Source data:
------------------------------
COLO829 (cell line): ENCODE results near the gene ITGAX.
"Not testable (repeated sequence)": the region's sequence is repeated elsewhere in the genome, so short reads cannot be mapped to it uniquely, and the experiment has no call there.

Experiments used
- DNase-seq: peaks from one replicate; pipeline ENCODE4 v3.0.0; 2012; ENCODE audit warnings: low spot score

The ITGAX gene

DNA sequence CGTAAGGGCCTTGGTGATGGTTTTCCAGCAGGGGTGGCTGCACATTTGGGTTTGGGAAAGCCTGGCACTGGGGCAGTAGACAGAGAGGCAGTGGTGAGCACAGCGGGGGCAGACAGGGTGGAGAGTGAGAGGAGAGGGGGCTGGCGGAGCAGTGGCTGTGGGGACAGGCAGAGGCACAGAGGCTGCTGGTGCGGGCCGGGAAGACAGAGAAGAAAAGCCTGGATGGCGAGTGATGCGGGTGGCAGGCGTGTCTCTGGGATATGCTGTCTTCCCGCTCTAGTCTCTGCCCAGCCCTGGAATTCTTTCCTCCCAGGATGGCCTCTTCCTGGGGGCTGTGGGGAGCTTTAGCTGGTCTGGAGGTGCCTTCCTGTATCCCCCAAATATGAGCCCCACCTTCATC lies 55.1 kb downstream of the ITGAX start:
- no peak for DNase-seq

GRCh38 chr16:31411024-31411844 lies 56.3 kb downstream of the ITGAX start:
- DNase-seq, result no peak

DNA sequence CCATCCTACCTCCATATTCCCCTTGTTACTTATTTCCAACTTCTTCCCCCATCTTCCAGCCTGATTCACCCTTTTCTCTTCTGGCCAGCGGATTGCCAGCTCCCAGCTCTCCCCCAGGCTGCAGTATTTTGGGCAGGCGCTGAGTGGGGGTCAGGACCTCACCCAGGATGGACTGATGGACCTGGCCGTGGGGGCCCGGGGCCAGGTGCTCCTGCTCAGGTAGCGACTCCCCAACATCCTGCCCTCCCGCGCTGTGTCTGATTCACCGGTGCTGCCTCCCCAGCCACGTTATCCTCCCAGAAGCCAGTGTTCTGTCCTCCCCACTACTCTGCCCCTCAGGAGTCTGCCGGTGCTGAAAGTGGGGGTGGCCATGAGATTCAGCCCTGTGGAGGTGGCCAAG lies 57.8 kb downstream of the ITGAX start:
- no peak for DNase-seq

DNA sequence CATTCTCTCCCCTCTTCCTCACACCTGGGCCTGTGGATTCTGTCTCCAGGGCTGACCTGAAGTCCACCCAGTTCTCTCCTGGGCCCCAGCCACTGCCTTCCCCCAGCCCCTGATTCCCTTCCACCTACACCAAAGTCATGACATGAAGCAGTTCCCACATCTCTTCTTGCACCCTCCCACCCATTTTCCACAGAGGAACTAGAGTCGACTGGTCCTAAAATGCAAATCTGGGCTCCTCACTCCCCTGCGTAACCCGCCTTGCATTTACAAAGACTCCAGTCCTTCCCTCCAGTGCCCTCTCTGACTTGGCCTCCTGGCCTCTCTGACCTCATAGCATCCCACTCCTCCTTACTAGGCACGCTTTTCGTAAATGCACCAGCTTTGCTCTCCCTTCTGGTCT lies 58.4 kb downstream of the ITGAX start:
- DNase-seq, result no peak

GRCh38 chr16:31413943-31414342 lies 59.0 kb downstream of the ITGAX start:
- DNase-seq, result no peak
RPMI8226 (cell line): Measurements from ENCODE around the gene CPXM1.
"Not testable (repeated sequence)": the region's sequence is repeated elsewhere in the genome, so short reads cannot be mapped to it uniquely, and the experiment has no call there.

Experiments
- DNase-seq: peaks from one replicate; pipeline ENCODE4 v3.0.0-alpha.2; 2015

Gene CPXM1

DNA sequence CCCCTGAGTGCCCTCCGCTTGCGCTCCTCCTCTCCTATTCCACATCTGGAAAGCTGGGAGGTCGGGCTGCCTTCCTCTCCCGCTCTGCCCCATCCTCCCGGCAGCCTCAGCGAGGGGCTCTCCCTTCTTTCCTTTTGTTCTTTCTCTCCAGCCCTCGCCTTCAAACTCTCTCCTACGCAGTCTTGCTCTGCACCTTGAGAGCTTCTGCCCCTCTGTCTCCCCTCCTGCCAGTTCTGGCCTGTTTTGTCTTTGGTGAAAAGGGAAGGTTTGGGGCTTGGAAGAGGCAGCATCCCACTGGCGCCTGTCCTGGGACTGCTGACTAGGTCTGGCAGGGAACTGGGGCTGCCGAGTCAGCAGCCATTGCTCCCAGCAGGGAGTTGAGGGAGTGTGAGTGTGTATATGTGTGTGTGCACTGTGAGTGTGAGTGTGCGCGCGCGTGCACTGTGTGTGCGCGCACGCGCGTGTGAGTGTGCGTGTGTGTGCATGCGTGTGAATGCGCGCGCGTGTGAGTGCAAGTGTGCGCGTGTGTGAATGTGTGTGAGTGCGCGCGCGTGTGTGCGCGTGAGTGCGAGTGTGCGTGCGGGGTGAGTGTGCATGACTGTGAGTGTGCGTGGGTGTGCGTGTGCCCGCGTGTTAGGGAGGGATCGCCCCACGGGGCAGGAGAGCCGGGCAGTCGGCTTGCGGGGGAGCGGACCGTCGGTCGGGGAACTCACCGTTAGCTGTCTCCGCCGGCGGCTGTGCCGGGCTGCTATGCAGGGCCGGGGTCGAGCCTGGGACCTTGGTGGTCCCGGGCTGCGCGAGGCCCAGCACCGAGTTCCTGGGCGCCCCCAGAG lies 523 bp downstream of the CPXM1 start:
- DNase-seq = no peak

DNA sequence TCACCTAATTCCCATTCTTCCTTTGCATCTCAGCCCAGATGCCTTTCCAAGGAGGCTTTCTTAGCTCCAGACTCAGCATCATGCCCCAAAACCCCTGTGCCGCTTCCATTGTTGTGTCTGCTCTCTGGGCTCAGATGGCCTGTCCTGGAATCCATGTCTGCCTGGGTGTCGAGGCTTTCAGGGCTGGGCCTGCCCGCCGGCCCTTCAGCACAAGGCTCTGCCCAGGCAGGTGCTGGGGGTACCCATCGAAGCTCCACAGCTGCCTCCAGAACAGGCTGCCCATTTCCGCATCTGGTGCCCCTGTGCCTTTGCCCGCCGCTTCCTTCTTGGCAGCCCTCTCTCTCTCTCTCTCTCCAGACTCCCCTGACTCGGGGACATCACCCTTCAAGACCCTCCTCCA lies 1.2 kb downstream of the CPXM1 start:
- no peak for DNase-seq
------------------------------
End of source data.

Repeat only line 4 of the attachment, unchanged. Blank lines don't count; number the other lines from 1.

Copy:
- DNase-seq: peaks from one replicate; pipeline ENCODE4 v3.0.0; 2012; ENCODE audit warnings: low spot score